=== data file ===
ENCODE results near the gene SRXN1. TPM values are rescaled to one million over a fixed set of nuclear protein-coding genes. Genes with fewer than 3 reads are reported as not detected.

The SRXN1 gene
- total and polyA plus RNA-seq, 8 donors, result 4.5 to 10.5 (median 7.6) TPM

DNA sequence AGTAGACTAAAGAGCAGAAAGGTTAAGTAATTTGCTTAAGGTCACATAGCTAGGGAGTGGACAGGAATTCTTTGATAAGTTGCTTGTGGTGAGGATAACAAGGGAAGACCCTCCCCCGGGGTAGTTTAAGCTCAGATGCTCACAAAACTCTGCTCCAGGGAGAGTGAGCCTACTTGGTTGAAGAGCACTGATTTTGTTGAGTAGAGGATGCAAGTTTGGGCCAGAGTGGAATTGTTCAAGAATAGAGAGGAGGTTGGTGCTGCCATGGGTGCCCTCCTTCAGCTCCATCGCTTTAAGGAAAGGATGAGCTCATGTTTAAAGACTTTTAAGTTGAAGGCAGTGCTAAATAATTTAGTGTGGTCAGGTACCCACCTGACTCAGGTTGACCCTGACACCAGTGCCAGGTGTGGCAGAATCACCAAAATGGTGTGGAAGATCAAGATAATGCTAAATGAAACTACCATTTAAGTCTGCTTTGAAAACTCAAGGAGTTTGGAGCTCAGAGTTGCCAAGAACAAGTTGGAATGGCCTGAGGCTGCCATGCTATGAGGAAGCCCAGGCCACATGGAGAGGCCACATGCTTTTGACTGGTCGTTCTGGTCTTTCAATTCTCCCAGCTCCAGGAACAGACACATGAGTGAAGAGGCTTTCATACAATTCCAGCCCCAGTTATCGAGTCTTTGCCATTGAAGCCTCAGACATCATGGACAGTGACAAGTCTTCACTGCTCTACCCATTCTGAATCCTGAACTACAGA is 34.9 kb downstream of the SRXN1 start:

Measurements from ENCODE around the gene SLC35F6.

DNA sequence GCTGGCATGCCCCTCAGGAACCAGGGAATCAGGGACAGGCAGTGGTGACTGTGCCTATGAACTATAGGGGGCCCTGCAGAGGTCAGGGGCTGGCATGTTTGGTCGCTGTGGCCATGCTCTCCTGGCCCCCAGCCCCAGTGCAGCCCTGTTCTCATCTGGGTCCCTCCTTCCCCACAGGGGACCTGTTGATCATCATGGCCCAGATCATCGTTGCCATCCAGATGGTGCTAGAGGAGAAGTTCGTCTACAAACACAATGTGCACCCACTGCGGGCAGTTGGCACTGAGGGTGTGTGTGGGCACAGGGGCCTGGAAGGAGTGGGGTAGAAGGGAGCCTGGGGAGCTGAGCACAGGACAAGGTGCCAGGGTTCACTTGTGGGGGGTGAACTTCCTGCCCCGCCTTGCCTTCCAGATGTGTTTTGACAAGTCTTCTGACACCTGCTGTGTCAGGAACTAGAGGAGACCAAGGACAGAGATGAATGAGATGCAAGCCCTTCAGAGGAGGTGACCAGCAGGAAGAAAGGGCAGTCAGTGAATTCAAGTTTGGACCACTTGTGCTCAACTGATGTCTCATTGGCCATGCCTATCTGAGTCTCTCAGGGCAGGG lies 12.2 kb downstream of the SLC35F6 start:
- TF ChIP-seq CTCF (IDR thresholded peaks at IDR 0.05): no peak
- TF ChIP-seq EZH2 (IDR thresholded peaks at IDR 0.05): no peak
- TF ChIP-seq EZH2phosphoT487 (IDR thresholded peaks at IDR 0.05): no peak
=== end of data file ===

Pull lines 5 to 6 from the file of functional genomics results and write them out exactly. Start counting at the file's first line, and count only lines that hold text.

Measurements from ENCODE around the gene SLC35F6.

DNA sequence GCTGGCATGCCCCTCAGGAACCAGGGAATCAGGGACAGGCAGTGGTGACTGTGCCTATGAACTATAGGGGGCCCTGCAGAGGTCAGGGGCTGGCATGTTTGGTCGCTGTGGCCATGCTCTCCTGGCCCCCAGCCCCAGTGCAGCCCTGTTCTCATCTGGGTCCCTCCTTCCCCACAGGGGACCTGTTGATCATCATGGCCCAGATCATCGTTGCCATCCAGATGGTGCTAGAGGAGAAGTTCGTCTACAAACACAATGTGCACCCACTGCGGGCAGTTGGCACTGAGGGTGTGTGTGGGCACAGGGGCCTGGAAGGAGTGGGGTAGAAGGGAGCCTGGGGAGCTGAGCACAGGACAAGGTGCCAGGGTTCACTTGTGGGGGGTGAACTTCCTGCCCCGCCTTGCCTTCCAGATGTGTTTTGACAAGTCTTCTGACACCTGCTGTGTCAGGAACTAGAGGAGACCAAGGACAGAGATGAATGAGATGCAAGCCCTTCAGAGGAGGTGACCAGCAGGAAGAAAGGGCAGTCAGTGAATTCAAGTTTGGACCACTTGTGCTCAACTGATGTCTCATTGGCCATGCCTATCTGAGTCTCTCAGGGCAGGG lies 12.2 kb downstream of the SLC35F6 start: